Penticton explores modern options for wastewater solids

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Penticton-composting-facility
Penticton’s use of the Campbell Mountain Landfill for wastewater solids has been part of the controversy at several council meetings in 2018 for the neighbouring Regional District of Okanagan Similkameen. Residents have been up in arms over odours they say are emanating from the compost facility. Photo Credit: City of Penticton.

Penticton’s public works manager is recommending that the British Columbia city spend $125,000 to have a consultant recommend an array of modern options for handling wastewater solids.

Currently, the Okanagan Valley city of 44,000 people transports solids every weekday from its advanced wastewater treatment plant to a composting facility at the Campbell Mountain Landfill, where it’s processed into compost, using aerated static pile technology. An April staff report describes the process as being mixed with a blend of ground organic and dimensional lumber waste at a ratio that allows for the compost process to occur. After meeting the temperature and time requirements, the report adds, the completed compost is screened and sold in bulk or small quantities, primarily to local users.

“Although this simple process has worked reasonably well for many years, facility age, condition, regulations, marketing challenges, landfill needs, and development pressures have created the need to review operations and explore other potential methods of managing the solids,” wrote Penticton Public Works Manager Len Robson in the April staff report.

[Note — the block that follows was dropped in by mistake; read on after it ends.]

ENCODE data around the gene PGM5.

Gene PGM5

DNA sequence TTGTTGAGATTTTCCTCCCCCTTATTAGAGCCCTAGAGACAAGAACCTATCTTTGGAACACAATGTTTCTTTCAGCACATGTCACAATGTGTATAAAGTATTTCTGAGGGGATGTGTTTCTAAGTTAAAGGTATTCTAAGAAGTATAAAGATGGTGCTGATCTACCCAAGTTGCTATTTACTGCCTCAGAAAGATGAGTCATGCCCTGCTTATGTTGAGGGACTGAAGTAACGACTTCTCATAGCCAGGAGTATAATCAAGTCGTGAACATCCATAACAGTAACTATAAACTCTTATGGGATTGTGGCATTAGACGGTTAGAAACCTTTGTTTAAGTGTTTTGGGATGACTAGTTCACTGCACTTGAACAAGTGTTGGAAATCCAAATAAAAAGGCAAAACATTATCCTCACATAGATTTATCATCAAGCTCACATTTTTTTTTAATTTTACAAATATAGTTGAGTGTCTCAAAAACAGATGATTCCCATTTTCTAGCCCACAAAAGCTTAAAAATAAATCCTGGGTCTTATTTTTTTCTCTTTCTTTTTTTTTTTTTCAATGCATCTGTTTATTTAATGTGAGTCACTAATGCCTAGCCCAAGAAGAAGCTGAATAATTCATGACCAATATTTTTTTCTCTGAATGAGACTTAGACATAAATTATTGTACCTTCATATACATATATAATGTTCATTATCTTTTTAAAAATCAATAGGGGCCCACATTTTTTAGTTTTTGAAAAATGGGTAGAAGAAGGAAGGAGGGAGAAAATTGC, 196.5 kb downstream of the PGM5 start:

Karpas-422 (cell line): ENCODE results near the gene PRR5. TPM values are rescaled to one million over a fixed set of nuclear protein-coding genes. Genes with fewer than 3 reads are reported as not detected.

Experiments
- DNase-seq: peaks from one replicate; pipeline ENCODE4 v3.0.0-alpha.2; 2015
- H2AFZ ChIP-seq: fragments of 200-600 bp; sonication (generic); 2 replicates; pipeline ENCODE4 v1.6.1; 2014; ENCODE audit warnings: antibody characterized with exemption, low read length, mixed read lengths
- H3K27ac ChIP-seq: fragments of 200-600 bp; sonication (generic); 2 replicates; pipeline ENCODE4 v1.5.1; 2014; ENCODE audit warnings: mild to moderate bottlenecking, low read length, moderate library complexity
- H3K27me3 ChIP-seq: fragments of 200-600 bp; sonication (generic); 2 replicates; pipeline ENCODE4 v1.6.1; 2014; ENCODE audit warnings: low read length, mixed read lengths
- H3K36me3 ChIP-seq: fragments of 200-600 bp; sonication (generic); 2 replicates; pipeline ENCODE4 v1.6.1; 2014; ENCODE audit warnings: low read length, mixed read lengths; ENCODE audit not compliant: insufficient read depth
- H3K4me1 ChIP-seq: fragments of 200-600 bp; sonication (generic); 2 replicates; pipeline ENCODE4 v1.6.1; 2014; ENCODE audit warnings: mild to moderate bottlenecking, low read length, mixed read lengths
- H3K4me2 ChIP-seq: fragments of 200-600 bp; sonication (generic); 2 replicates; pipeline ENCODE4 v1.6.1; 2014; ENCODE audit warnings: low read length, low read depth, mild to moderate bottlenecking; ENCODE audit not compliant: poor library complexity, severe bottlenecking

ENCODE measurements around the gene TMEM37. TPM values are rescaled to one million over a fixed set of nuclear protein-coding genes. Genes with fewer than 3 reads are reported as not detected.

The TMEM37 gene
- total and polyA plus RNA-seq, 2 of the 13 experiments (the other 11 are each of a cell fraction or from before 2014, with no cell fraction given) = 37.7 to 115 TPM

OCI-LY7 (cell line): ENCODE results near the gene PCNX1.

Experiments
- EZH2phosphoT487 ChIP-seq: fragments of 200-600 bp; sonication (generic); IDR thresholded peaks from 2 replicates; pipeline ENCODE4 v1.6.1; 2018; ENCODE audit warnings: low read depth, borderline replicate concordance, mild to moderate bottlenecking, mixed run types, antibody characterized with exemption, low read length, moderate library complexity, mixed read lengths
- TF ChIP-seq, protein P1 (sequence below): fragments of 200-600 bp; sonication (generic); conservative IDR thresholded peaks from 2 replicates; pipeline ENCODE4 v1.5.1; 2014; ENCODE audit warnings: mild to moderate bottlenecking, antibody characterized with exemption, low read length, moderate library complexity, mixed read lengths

The Public Works Department wants to issue a request for proposals to qualified engineering consulting firms to identify potential alternative management processes in a report to service the sanitary sewer residuals management needs for at least the next 20 years.

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The review would explore:

  • Land application of biosolids
  • Incineration or waste to energy
  • Landfill options
  • Alternative solids processors
  • Digestion process at the wastewater plant (with and without food waste)
  • Drying and pelletizing
  • Compost production for landfill gas capture
  • Composting (current process or alternative process).

Robson’s staff report notes that the compost facility at Campbell Mountain does not meet new regulations, which is a particular driver for exploring additional composting options.

Robson also noted that the market for compost has been slow, with the city needing to hold compost giveaway days for Penticton businesses and residents in order to free up real estate at the landfill.

A community engagement plan was a strong component of Robson’s presentation to city council this month. He said that, due to recent controversies surrounding the siting of proposed composting facilities elsewhere in the region, he wanted to ensure that the public not only stayed in the loop, but that Penticton received the best guidance surrounding options for the future of its sewage management. The city even has a dedicated engagement strategist for the project.

Penticton’s use of the Campbell Mountain Landfill for wastewater solids has been part of the controversy at several council meetings in 2018 for the neighbouring Regional District of Okanagan Similkameen. Residents have been up in arms over odours they say are emanating from the compost facility where the wastewater solids are taken.

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